Otter Chaos

9 Apr

Animal House was based on Greek life at Dartmouth, so I can only guess at what exciting cable movie will be made about the killer otter:

In a scene perhaps more typical of a Fox "When Animals Attack" special than Dartmouth crew practice, a river otter attacked crew coaches April 2 during the varsity heavyweight afternoon practice.

No one was injured, but the incident, which occurred seven miles upstream from the crew boathouse, rattled the nerves of all involved.

The otter, running along the shoreline ice before the attack, jumped into the river to play in the wake of the coach's launch, according to varsity coach Scott Armstrong, who was directing two eight-man boats at the time of the encounter. Volunteer coach Todd Pearson and coxswain Kate Johnson '06 accompanied Armstrong in the launch.

Armstrong turned off the motor to avoid injuring the otter with the propeller. With the engine off, the otter immediately tried to board the boat in the stern. Armstrong then grabbed a wooden paddle and attempted to fend off the animal, pushing the otter back into the water every time its head appeared over the edge of the boat. The otter, however, outmaneuvered Armstrong and climbed into the launch …

The otter promptly began to lunge and hiss viciously at the coaches, who frantically used paddles and a megaphone to try to force the animal out of the boat. After a short battle, the two parties reached a standoff – the hissing and glaring otter in the stern of the boat, the coaches armed and ready for action in the middle.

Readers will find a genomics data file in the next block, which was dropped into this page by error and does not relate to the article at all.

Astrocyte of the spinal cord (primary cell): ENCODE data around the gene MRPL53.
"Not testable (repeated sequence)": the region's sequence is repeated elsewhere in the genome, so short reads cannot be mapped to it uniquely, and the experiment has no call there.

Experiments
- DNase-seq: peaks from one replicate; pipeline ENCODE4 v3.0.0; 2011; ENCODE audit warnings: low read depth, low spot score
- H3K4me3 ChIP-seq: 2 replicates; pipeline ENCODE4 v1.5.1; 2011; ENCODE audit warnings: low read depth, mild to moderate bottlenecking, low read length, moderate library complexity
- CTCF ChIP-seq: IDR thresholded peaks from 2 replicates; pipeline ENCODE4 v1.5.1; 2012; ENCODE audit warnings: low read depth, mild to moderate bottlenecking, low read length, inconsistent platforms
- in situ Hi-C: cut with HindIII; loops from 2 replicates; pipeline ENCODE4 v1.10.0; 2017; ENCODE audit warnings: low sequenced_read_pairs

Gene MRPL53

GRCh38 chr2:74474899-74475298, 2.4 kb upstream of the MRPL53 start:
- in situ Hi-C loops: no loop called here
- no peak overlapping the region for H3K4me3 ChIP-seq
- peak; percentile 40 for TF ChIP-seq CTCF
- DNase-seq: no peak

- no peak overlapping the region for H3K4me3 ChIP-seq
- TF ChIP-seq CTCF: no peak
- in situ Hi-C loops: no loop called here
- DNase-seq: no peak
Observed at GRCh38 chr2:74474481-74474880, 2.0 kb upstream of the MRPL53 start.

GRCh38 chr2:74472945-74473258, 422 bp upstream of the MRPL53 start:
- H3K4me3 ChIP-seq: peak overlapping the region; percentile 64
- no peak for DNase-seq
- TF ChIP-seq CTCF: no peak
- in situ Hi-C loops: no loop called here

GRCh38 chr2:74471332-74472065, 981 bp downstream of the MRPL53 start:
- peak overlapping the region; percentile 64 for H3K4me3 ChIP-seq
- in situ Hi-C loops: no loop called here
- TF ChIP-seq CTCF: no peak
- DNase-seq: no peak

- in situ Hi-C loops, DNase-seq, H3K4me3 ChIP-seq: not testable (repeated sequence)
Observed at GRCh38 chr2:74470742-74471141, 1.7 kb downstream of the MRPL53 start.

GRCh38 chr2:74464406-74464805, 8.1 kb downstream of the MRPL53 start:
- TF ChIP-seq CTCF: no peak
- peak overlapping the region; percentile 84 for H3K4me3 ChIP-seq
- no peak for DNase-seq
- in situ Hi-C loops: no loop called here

Suddenly, the otter attacked again. As the otter lunged over the bench in the stern, Armstrong swiftly used his paddle to flip the animal into the river.

The otter's aggression, however, did not end there. Shortly after the otter had returned to shore, the animal jumped back into the river, swimming directly toward the second varsity boat that was in the process of turning around. The boats immediately fled …

River users are advised to exercise caution and to avoid contact with the otter.

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